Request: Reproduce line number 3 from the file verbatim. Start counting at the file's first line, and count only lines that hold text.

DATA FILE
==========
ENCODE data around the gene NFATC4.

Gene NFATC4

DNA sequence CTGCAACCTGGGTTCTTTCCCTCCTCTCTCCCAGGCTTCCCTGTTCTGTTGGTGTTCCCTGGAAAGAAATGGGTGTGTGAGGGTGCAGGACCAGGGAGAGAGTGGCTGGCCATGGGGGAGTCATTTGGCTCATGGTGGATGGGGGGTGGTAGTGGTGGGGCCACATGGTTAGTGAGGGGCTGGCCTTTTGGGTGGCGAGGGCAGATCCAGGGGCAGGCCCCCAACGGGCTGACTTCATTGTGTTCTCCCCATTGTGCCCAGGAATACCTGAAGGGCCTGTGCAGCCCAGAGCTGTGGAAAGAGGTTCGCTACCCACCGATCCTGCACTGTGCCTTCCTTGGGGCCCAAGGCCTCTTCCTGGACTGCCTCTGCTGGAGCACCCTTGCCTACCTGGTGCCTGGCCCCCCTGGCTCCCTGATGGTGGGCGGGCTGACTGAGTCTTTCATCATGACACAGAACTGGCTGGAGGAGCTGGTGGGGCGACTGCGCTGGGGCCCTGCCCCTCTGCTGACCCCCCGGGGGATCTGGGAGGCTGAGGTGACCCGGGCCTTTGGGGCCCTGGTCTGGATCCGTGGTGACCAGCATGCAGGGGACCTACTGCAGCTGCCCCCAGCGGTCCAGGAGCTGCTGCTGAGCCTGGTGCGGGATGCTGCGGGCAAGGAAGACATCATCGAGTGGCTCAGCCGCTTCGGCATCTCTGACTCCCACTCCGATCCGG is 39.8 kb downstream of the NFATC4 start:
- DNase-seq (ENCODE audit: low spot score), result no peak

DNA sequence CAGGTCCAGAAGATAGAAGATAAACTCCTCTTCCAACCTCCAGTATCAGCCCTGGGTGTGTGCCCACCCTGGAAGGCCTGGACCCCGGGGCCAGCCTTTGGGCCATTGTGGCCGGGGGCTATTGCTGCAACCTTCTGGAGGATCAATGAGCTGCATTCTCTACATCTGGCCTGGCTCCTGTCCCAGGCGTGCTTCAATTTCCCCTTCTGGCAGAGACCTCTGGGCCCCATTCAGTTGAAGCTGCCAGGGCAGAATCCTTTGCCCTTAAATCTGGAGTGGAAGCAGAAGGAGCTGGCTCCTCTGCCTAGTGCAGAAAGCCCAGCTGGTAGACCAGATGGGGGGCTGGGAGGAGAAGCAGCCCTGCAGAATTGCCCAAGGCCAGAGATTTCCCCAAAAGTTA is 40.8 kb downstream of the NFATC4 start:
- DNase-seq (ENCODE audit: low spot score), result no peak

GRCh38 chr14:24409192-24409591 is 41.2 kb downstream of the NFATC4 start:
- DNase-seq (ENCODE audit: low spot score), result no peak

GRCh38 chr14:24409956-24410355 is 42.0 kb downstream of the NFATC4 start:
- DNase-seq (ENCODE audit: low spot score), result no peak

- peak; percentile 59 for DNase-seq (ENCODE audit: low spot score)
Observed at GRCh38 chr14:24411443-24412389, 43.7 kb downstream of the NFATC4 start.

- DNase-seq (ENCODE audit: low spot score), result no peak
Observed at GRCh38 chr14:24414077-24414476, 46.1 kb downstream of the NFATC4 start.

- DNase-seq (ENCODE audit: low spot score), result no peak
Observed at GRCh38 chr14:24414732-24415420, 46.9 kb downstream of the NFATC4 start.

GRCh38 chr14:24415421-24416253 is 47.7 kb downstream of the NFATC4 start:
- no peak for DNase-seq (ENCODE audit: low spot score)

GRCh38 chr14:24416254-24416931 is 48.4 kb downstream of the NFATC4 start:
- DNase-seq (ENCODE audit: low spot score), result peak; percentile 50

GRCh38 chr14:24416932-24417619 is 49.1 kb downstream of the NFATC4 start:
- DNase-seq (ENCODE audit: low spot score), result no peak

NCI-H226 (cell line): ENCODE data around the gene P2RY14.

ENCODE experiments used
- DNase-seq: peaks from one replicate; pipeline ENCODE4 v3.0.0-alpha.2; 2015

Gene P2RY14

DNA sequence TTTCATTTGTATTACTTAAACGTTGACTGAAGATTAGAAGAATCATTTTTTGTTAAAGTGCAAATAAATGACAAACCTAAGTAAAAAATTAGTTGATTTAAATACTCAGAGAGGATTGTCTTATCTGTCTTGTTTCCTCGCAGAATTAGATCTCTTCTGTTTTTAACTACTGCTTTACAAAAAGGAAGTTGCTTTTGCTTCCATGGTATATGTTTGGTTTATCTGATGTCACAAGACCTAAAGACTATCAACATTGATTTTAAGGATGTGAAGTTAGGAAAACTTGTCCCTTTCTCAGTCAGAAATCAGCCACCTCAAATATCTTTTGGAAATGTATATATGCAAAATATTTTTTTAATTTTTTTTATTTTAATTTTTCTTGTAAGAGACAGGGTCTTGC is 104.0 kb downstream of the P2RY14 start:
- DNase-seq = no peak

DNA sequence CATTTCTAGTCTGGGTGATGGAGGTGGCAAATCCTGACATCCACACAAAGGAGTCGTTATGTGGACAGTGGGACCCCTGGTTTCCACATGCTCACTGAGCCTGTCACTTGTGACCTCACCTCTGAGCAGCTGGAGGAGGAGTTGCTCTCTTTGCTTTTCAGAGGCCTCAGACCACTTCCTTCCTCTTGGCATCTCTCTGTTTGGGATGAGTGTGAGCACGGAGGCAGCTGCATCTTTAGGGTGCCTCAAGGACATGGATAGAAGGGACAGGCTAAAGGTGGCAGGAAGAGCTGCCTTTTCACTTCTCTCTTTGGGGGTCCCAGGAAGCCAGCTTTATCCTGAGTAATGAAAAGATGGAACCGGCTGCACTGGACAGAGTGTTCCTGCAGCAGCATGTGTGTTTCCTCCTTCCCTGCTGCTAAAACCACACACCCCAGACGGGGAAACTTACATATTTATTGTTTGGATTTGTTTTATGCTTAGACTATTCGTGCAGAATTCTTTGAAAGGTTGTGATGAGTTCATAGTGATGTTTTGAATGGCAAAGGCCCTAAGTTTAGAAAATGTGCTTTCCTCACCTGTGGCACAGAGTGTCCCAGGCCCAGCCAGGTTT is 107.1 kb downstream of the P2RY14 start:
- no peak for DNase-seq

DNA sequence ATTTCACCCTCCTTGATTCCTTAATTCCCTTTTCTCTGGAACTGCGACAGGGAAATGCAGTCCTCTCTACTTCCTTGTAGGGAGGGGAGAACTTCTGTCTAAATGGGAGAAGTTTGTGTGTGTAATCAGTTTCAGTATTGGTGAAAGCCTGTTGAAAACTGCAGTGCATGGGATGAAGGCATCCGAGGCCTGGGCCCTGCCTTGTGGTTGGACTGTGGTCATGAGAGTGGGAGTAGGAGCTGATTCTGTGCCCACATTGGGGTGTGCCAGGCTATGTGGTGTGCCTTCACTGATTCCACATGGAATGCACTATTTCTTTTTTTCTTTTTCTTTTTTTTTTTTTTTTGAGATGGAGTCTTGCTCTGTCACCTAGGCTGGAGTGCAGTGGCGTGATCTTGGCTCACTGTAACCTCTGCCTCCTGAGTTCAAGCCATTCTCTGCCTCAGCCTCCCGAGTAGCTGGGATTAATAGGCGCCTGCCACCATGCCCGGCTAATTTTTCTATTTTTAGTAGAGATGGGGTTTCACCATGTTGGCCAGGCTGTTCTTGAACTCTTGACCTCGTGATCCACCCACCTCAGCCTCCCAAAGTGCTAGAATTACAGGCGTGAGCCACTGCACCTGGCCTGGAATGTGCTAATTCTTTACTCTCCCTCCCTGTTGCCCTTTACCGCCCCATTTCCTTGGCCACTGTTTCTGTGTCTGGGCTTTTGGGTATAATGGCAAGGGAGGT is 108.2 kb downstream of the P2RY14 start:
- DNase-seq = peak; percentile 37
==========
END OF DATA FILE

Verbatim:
DNA sequence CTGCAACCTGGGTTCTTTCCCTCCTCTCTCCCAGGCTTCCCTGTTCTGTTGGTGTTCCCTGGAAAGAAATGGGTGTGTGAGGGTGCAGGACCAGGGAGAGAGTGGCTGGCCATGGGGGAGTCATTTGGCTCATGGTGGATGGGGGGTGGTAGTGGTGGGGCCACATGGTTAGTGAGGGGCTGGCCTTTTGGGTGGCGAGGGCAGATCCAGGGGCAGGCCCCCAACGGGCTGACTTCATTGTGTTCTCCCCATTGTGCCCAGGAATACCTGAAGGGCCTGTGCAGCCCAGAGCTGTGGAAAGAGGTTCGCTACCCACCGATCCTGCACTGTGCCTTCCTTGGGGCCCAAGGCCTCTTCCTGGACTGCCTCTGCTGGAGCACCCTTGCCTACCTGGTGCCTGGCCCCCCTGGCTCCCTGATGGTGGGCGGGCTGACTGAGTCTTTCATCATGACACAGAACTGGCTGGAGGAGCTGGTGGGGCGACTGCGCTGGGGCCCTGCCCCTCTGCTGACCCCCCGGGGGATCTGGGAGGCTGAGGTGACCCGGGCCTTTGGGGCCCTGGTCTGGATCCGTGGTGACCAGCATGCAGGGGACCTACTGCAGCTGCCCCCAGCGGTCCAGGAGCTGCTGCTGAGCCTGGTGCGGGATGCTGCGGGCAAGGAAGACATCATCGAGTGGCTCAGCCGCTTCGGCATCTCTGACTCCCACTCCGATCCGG is 39.8 kb downstream of the NFATC4 start: